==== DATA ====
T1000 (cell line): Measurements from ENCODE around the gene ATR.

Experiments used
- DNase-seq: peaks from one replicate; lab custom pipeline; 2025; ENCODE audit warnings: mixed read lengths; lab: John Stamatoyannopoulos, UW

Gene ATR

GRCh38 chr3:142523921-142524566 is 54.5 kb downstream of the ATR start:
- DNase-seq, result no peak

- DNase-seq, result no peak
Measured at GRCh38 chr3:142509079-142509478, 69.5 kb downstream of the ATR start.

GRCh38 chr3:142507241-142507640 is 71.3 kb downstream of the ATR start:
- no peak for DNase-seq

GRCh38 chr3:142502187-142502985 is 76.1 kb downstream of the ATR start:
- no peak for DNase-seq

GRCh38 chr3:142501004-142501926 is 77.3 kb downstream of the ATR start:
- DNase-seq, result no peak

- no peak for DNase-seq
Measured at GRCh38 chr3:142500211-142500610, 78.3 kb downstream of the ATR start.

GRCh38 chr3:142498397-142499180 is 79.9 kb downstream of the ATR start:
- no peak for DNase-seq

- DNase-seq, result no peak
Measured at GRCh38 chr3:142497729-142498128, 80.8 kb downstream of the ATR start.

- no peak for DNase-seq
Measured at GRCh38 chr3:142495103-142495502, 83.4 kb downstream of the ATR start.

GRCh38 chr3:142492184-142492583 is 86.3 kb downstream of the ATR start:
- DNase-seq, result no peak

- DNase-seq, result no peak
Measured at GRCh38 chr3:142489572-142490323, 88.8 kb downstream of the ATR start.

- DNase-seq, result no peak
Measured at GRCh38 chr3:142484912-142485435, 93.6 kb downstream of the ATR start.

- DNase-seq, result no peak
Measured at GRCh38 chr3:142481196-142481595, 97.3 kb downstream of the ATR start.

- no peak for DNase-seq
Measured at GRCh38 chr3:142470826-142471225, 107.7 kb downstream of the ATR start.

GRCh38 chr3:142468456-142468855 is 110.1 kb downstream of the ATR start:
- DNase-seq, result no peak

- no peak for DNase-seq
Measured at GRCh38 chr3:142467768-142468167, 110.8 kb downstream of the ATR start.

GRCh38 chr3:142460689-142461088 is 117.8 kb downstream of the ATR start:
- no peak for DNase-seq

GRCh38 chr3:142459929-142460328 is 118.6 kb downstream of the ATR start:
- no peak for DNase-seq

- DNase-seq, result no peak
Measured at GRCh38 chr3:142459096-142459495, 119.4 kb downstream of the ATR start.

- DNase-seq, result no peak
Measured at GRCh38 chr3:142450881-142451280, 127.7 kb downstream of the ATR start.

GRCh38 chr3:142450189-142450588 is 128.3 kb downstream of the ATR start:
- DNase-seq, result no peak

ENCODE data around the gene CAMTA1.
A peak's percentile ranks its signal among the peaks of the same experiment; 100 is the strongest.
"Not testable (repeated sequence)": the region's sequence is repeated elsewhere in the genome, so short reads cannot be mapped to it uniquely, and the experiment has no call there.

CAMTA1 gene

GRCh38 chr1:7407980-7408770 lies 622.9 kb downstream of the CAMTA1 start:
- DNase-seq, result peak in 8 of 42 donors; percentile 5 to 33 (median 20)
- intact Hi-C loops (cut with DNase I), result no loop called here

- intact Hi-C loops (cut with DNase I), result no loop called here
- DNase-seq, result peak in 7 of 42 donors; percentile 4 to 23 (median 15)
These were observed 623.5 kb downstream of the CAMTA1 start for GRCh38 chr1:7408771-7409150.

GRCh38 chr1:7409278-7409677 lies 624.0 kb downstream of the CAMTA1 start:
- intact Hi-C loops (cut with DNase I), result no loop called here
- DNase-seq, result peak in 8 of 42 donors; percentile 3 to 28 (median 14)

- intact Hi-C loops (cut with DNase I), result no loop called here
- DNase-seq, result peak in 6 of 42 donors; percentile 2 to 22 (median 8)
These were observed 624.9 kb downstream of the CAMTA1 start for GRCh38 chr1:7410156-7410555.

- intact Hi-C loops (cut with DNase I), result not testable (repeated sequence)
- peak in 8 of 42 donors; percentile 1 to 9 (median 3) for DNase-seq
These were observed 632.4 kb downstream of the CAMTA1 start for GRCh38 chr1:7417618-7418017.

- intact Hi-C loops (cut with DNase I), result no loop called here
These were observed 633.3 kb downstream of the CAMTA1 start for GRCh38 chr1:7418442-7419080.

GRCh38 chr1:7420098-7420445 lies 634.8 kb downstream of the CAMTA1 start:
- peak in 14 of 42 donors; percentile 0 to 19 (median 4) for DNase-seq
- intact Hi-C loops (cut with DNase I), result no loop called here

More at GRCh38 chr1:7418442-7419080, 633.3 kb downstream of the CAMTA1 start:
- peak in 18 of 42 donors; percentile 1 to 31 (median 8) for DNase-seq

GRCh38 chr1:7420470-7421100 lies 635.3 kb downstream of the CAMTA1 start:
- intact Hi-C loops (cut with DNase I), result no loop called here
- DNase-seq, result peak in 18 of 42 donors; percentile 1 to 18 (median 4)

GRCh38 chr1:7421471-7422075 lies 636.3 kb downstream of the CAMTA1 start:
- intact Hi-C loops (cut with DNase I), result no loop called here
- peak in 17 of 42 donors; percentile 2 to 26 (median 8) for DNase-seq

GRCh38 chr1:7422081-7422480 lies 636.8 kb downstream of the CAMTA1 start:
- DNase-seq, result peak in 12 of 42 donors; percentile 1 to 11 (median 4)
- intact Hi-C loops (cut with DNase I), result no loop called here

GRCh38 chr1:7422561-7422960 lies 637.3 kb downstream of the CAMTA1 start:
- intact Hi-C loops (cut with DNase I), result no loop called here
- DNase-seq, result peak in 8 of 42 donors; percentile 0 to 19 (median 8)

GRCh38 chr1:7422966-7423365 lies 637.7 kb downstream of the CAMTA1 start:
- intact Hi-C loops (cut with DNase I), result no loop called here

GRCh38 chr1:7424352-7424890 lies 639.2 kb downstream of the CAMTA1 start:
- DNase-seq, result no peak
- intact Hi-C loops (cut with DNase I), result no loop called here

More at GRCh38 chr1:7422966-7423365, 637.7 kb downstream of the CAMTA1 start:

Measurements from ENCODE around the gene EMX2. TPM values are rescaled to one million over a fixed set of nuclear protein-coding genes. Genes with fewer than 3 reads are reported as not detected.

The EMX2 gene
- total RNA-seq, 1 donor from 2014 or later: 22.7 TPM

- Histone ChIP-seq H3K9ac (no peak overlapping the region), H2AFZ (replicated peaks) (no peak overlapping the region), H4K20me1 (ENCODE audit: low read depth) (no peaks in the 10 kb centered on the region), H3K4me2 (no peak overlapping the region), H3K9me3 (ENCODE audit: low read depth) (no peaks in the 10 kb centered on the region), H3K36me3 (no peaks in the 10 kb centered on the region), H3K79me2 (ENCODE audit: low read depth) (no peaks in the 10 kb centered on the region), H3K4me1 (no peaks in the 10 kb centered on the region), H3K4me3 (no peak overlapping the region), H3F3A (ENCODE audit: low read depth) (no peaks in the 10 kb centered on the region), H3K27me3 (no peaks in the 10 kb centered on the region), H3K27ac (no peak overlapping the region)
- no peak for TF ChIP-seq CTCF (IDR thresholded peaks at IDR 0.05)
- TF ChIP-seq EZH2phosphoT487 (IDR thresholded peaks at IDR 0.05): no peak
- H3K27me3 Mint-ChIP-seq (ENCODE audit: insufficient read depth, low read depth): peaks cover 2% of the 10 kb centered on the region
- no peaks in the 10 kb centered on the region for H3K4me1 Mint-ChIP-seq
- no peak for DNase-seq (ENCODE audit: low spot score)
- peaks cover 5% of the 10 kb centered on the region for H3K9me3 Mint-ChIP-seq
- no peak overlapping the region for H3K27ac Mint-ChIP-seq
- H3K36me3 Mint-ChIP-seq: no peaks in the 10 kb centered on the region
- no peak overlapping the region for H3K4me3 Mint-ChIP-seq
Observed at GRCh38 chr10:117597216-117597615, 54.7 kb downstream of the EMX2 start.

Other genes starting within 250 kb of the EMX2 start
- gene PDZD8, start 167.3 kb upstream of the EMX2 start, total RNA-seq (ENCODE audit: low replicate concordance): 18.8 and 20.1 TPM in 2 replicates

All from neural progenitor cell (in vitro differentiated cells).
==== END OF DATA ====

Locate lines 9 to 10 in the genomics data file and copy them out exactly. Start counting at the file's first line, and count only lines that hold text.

GRCh38 chr3:142507241-142507640 is 71.3 kb downstream of the ATR start:
- no peak for DNase-seq